Why an influential construction trade group is now embracing nonunion hardhats

Lou Colletti says BTEA is adapting to market changes

TRD New York /
Jul.July 05, 2017 12:30 PM

Lou Coletti

One of the city’s largest construction trade groups is starting to welcome nonunion members as the industry increasingly shifts to open shop construction.

The Building Trade Employers’ Association is embracing open shop companies as a majority of its general contractors and construction managers turn to nonunion labor, according to Politico. During a private speech delivered to the Construction & Realty Services Group, BTEA President Lou Coletti described the membership shift and also promised to sue if the City Council passes a bill that would require government-funded subsidies for increased worker training. Union groups — including the Building and Construction Trades Council, led by Gary LaBarbera — had pushed for a bill that went even further, which would’ve mandated a state-run apprenticeship program for construction workers on 10-story-plus buildings. The bill is still being negotiated and is expected to be redrafted.

“We know we’ve lost a tremendous amount of market share in the residential marketplace as well as the interior marketplace,” Coletti said, according to a recording obtained by Politico. “It’s a fact. We’re in an open shop environment — that isn’t going to change. The question is, how is the BTEA going to change to address that?”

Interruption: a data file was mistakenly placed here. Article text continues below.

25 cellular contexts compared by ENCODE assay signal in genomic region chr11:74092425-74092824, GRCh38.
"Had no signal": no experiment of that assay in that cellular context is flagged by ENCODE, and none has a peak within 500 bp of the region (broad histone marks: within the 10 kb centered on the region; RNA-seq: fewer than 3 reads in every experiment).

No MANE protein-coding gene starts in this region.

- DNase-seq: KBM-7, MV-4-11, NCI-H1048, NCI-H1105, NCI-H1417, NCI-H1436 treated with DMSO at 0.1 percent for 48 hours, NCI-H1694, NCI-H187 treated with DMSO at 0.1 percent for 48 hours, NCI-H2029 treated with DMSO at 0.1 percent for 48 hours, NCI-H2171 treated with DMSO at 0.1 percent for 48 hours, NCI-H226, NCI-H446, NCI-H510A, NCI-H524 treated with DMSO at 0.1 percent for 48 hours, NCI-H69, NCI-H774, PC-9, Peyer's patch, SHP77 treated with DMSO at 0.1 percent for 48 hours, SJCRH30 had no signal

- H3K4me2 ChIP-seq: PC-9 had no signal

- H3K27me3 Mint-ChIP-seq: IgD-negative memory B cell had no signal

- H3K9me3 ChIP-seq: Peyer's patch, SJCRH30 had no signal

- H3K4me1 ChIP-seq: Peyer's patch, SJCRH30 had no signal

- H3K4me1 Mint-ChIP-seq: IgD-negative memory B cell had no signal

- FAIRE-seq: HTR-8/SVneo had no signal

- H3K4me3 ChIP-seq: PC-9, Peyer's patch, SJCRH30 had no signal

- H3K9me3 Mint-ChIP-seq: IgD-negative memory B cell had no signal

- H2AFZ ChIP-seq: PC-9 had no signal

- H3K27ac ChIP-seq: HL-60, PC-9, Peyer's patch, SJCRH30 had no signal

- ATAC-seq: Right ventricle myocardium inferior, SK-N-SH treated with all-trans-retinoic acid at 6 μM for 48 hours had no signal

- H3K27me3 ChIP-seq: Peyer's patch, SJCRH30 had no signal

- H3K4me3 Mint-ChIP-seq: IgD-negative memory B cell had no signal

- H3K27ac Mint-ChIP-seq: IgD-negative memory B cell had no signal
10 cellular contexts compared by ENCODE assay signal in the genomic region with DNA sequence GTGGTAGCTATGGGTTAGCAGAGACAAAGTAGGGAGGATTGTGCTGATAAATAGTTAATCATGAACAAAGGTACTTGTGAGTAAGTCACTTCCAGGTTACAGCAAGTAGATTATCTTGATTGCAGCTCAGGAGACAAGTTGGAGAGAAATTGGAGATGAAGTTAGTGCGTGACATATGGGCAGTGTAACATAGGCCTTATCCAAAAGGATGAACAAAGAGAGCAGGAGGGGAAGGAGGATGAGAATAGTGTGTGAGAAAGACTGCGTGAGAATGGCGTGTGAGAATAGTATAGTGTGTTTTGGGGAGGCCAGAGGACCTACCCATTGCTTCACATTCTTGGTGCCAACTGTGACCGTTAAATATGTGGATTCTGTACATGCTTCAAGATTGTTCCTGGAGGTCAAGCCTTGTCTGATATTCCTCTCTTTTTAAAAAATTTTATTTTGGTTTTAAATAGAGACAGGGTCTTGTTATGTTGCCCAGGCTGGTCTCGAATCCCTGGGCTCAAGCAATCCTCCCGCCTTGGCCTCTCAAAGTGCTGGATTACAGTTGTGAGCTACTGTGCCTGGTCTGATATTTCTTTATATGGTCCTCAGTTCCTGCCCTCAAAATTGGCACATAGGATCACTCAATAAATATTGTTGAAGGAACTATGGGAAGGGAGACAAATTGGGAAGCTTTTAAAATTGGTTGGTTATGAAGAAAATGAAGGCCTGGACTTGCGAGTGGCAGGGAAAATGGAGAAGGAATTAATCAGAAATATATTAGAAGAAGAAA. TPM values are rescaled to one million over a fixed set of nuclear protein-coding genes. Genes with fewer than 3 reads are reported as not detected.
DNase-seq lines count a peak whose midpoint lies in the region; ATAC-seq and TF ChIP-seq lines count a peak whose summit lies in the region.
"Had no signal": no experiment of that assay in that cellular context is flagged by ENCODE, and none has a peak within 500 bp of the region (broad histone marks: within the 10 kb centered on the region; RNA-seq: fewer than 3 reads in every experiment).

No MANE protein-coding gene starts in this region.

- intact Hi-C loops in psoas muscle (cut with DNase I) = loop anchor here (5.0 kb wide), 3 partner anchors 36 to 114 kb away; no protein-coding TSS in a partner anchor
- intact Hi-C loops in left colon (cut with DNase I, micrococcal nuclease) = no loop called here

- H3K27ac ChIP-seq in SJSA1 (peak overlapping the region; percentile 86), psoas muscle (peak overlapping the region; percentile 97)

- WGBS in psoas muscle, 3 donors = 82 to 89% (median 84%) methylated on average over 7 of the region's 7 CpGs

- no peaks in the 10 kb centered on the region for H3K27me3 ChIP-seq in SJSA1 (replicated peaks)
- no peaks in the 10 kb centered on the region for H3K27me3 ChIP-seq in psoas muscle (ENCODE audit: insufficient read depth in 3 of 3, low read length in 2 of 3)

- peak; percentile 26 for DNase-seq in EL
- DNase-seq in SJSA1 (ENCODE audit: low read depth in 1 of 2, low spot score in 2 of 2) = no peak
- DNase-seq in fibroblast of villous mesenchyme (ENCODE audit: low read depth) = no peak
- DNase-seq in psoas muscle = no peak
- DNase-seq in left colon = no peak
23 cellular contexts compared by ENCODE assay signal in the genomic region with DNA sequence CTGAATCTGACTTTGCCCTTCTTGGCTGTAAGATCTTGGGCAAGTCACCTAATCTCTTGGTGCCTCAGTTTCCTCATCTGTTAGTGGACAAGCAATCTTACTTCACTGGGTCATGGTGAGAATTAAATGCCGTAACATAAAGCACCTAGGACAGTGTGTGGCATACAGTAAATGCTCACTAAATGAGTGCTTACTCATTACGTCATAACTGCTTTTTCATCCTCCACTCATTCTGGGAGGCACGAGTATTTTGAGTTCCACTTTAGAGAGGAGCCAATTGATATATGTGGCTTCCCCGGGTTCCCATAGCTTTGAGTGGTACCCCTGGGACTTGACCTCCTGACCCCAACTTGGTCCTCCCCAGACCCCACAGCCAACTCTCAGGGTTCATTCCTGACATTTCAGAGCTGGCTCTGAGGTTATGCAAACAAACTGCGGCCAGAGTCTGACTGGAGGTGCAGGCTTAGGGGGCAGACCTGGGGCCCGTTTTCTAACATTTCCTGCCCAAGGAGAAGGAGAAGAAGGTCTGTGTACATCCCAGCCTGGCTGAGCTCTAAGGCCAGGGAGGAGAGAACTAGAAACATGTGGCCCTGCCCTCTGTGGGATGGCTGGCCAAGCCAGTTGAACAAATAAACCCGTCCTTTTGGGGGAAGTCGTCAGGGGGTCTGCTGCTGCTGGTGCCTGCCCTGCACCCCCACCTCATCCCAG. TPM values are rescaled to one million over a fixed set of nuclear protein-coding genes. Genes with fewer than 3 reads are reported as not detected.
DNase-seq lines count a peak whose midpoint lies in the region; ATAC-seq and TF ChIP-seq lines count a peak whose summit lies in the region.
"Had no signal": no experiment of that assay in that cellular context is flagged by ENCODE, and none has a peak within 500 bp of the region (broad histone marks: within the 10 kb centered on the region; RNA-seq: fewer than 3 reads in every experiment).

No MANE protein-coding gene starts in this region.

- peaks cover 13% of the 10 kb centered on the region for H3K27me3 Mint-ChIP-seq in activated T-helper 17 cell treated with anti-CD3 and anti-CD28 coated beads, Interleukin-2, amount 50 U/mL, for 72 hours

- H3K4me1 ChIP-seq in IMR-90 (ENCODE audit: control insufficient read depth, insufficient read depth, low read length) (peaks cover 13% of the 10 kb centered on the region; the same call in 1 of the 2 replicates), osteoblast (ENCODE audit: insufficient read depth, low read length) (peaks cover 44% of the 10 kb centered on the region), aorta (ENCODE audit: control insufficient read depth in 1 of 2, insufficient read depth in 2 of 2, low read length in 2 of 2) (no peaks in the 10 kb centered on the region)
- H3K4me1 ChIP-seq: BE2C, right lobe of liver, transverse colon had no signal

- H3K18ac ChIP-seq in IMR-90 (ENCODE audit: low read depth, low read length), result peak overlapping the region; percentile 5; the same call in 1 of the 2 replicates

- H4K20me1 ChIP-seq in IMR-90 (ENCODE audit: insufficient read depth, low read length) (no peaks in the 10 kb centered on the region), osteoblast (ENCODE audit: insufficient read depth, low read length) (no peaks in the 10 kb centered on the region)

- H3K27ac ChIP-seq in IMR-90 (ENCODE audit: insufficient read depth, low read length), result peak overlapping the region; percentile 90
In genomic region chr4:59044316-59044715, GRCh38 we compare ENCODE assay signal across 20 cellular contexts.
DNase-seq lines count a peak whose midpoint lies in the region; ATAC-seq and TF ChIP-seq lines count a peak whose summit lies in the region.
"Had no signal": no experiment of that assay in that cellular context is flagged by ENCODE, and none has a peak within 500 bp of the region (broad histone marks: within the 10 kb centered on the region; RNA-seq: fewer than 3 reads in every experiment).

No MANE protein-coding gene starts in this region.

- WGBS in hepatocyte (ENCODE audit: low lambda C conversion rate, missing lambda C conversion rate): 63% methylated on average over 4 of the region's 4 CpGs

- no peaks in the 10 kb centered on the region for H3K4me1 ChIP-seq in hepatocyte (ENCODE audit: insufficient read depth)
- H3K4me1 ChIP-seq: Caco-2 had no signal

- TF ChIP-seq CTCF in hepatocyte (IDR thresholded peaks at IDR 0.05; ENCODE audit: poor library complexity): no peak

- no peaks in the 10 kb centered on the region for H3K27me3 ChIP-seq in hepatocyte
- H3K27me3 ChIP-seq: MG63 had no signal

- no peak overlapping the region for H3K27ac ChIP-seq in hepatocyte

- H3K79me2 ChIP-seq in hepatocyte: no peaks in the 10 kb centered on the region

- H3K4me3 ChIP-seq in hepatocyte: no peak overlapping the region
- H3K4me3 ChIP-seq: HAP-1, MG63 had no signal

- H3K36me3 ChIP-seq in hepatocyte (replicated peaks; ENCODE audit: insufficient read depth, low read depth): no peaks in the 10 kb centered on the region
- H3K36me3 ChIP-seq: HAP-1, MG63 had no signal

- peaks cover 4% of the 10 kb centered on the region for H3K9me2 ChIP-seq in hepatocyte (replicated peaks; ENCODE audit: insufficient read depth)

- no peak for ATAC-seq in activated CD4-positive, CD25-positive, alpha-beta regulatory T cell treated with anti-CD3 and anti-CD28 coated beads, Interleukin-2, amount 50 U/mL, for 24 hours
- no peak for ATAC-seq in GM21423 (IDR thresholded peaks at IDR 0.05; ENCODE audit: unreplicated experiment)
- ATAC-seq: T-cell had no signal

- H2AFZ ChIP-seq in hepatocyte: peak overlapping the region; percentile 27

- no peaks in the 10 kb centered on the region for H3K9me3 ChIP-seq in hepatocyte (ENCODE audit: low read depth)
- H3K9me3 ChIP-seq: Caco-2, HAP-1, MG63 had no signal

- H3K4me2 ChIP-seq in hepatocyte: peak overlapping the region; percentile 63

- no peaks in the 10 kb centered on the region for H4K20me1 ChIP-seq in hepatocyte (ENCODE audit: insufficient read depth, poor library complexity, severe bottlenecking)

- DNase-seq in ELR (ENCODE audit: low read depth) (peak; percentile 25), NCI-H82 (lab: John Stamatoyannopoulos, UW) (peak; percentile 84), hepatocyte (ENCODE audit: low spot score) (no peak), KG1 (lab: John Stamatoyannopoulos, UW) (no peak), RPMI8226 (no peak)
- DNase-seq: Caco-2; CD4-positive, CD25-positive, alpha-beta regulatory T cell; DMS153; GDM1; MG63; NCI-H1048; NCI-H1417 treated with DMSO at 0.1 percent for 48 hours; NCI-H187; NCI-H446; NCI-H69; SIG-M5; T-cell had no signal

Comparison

Coletti later noted that the BTEA — which represents 27 contractor associations — would prefer using 100 percent union labor but not all of these companies are being cost competitive. Last year, Coletti told The Real Deal that without dramatic cost reductions, the open shop model was likely here to stay. [Politico] — Kathryn Brenzel 

Related Articles

The complaint claims that union officials discouraged him from investigating certain cases (Credit: iStock)

Whistleblower lawsuit accuses carpenters’ union of brushing off claims of corruption, fraud

California passes landmark rent control law

SoftBank-backed construction startup Katerra acquires two more firms

Hurricane Dorian spared South Florida but will still cost developers and contractors

As Hurricane Dorian barrels toward South Florida, developers and builders prepare

The Watchtower building at 25 Columbia Heights, CIM Group’s Shaul Kuba (right) and LIVWRK’s Asher Abehsera (Credit: Wikipedia, CIM Group, and LinkedIn)

JPMorgan leads $335M refi for CIM and LIVWRK’s Watchtower renovation

The construction giants catching a Windy City windfall

David Marx of MDG Real Estate and the site at 71-05 Parsons Boulevard in Queens (Credit: Google Images and iStock)

Here’s a weird one: David Marx plans towers at Queens site he bought from his own company